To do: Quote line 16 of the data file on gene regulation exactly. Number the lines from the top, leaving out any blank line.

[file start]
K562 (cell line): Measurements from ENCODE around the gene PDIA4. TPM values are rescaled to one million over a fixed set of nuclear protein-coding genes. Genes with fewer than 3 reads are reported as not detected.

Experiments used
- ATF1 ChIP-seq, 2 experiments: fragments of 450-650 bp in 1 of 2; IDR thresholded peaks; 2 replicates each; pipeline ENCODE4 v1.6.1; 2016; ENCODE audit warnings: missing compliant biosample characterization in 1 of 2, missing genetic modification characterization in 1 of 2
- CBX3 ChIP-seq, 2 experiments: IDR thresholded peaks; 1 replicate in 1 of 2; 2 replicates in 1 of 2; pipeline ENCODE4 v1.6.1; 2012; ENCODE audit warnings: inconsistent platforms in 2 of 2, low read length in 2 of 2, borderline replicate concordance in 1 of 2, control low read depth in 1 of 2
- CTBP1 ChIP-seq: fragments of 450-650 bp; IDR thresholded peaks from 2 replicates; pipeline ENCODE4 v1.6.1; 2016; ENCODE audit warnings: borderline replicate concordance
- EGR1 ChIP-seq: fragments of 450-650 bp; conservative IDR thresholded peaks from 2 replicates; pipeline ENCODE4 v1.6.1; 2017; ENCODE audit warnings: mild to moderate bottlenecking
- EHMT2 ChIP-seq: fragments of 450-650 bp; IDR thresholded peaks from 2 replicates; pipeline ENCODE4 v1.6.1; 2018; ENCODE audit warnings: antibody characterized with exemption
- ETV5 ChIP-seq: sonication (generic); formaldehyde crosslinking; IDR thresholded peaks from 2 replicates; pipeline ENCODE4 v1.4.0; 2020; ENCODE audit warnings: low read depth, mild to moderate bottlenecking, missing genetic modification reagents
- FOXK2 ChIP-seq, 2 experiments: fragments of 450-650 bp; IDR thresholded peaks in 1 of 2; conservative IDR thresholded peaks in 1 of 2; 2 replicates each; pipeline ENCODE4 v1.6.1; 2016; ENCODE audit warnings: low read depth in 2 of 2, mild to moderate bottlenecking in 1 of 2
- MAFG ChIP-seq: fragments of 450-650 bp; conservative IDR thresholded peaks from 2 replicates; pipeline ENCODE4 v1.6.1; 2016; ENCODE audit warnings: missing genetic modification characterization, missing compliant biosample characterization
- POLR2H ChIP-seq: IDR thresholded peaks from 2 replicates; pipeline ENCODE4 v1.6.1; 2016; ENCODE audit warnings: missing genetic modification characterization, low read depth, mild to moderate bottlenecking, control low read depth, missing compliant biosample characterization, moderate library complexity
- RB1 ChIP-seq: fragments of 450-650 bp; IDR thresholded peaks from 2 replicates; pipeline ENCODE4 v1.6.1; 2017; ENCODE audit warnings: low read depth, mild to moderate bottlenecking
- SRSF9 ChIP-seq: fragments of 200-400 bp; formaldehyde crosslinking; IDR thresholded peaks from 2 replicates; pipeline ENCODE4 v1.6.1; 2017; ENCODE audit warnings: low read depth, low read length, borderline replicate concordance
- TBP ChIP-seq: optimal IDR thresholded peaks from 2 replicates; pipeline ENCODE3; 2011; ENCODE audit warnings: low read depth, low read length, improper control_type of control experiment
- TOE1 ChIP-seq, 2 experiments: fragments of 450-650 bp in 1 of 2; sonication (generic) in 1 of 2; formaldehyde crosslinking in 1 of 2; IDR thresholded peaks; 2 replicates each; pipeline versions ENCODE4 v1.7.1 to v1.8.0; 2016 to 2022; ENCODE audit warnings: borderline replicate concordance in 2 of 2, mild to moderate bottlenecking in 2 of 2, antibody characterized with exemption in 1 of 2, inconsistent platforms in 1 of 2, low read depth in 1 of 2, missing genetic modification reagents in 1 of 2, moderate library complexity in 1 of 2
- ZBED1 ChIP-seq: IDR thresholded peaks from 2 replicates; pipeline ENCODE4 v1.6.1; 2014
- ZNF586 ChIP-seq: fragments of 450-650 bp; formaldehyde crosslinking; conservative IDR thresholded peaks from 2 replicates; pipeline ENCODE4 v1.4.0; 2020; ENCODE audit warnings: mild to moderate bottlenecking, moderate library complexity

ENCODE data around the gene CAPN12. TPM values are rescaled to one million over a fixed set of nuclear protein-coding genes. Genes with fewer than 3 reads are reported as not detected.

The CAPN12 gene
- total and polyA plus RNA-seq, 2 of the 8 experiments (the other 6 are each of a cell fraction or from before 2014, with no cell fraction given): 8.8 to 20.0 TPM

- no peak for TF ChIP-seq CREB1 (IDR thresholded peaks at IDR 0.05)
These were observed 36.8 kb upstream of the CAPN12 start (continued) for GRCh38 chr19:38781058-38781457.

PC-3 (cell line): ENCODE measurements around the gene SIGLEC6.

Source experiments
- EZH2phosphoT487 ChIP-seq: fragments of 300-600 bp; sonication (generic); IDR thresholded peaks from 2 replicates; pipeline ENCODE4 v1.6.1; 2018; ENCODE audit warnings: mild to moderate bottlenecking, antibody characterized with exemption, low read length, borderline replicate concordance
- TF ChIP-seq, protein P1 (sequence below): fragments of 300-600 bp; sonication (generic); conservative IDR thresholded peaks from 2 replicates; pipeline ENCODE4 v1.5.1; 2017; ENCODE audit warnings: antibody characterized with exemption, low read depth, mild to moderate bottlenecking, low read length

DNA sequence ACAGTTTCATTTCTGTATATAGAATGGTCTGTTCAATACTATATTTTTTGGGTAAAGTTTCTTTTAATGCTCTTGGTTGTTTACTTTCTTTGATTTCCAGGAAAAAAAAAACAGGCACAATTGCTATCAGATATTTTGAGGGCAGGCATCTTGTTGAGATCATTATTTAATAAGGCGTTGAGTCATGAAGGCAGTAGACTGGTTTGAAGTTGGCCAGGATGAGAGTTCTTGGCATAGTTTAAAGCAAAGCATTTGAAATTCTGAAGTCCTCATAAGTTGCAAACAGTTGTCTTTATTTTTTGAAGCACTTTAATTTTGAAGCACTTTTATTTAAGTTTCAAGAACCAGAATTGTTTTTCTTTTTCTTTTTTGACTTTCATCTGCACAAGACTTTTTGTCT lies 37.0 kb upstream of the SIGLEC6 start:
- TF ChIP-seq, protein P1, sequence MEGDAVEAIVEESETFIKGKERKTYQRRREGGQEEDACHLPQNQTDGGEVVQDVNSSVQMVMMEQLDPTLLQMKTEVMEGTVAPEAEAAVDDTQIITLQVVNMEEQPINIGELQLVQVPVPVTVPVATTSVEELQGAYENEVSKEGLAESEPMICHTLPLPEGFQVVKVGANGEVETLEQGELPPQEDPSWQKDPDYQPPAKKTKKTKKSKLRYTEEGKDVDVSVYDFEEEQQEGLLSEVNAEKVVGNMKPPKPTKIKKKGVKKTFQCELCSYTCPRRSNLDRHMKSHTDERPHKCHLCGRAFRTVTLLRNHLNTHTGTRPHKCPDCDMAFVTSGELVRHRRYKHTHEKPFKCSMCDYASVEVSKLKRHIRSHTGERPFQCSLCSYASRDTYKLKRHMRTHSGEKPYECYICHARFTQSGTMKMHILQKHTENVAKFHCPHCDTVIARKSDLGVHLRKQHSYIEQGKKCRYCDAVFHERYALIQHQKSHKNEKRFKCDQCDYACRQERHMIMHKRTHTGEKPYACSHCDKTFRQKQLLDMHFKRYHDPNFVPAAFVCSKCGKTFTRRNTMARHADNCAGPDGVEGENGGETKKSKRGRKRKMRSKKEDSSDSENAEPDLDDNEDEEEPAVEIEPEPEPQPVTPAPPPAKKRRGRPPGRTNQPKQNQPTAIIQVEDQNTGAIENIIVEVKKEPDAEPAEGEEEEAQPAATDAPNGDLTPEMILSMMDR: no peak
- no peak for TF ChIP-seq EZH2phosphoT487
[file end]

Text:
- ZBED1 ChIP-seq: IDR thresholded peaks from 2 replicates; pipeline ENCODE4 v1.6.1; 2014